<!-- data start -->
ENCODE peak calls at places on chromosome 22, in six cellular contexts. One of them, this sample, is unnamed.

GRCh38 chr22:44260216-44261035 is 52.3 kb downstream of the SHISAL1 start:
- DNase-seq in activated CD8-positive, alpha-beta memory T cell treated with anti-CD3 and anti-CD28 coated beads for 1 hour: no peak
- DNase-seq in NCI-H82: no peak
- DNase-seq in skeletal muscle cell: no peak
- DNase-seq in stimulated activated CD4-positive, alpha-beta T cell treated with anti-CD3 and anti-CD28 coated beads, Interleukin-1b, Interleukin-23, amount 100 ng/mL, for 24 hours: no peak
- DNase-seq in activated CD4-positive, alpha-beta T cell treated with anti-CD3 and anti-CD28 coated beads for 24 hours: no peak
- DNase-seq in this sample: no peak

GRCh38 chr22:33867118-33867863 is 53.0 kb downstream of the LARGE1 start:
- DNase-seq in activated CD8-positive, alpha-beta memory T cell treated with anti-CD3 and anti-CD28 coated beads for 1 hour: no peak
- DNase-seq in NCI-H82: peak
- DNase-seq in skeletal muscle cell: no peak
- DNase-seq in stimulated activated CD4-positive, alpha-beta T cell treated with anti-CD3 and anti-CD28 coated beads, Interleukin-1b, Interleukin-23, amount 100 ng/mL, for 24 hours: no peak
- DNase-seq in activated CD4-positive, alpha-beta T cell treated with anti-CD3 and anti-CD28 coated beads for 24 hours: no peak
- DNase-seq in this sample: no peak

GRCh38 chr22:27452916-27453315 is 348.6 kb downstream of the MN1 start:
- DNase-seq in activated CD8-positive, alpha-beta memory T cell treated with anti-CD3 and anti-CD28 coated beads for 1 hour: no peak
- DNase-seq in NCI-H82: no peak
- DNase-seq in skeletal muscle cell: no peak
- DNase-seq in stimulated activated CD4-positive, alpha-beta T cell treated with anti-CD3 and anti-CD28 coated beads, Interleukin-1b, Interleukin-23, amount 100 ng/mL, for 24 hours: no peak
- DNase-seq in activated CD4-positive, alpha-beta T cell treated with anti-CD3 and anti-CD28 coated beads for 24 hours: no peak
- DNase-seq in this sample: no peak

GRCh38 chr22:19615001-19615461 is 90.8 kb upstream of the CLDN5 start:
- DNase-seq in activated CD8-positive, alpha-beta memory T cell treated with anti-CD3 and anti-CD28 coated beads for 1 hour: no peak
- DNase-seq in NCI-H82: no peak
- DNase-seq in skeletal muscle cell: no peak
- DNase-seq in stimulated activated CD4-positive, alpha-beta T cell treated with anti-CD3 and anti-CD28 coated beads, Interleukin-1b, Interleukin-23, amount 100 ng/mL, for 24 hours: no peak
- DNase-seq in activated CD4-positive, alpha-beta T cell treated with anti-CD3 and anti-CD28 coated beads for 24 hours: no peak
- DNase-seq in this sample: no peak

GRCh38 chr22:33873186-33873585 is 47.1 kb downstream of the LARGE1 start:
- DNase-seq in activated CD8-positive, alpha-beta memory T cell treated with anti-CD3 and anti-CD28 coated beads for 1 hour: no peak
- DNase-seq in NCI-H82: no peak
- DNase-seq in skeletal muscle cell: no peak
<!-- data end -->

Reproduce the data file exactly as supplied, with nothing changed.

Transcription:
ENCODE peak calls at places on chromosome 22, in six cellular contexts. One of them, this sample, is unnamed.

GRCh38 chr22:44260216-44261035 is 52.3 kb downstream of the SHISAL1 start:
- DNase-seq in activated CD8-positive, alpha-beta memory T cell treated with anti-CD3 and anti-CD28 coated beads for 1 hour: no peak
- DNase-seq in NCI-H82: no peak
- DNase-seq in skeletal muscle cell: no peak
- DNase-seq in stimulated activated CD4-positive, alpha-beta T cell treated with anti-CD3 and anti-CD28 coated beads, Interleukin-1b, Interleukin-23, amount 100 ng/mL, for 24 hours: no peak
- DNase-seq in activated CD4-positive, alpha-beta T cell treated with anti-CD3 and anti-CD28 coated beads for 24 hours: no peak
- DNase-seq in this sample: no peak

GRCh38 chr22:33867118-33867863 is 53.0 kb downstream of the LARGE1 start:
- DNase-seq in activated CD8-positive, alpha-beta memory T cell treated with anti-CD3 and anti-CD28 coated beads for 1 hour: no peak
- DNase-seq in NCI-H82: peak
- DNase-seq in skeletal muscle cell: no peak
- DNase-seq in stimulated activated CD4-positive, alpha-beta T cell treated with anti-CD3 and anti-CD28 coated beads, Interleukin-1b, Interleukin-23, amount 100 ng/mL, for 24 hours: no peak
- DNase-seq in activated CD4-positive, alpha-beta T cell treated with anti-CD3 and anti-CD28 coated beads for 24 hours: no peak
- DNase-seq in this sample: no peak

GRCh38 chr22:27452916-27453315 is 348.6 kb downstream of the MN1 start:
- DNase-seq in activated CD8-positive, alpha-beta memory T cell treated with anti-CD3 and anti-CD28 coated beads for 1 hour: no peak
- DNase-seq in NCI-H82: no peak
- DNase-seq in skeletal muscle cell: no peak
- DNase-seq in stimulated activated CD4-positive, alpha-beta T cell treated with anti-CD3 and anti-CD28 coated beads, Interleukin-1b, Interleukin-23, amount 100 ng/mL, for 24 hours: no peak
- DNase-seq in activated CD4-positive, alpha-beta T cell treated with anti-CD3 and anti-CD28 coated beads for 24 hours: no peak
- DNase-seq in this sample: no peak

GRCh38 chr22:19615001-19615461 is 90.8 kb upstream of the CLDN5 start:
- DNase-seq in activated CD8-positive, alpha-beta memory T cell treated with anti-CD3 and anti-CD28 coated beads for 1 hour: no peak
- DNase-seq in NCI-H82: no peak
- DNase-seq in skeletal muscle cell: no peak
- DNase-seq in stimulated activated CD4-positive, alpha-beta T cell treated with anti-CD3 and anti-CD28 coated beads, Interleukin-1b, Interleukin-23, amount 100 ng/mL, for 24 hours: no peak
- DNase-seq in activated CD4-positive, alpha-beta T cell treated with anti-CD3 and anti-CD28 coated beads for 24 hours: no peak
- DNase-seq in this sample: no peak

GRCh38 chr22:33873186-33873585 is 47.1 kb downstream of the LARGE1 start:
- DNase-seq in activated CD8-positive, alpha-beta memory T cell treated with anti-CD3 and anti-CD28 coated beads for 1 hour: no peak
- DNase-seq in NCI-H82: no peak
- DNase-seq in skeletal muscle cell: no peak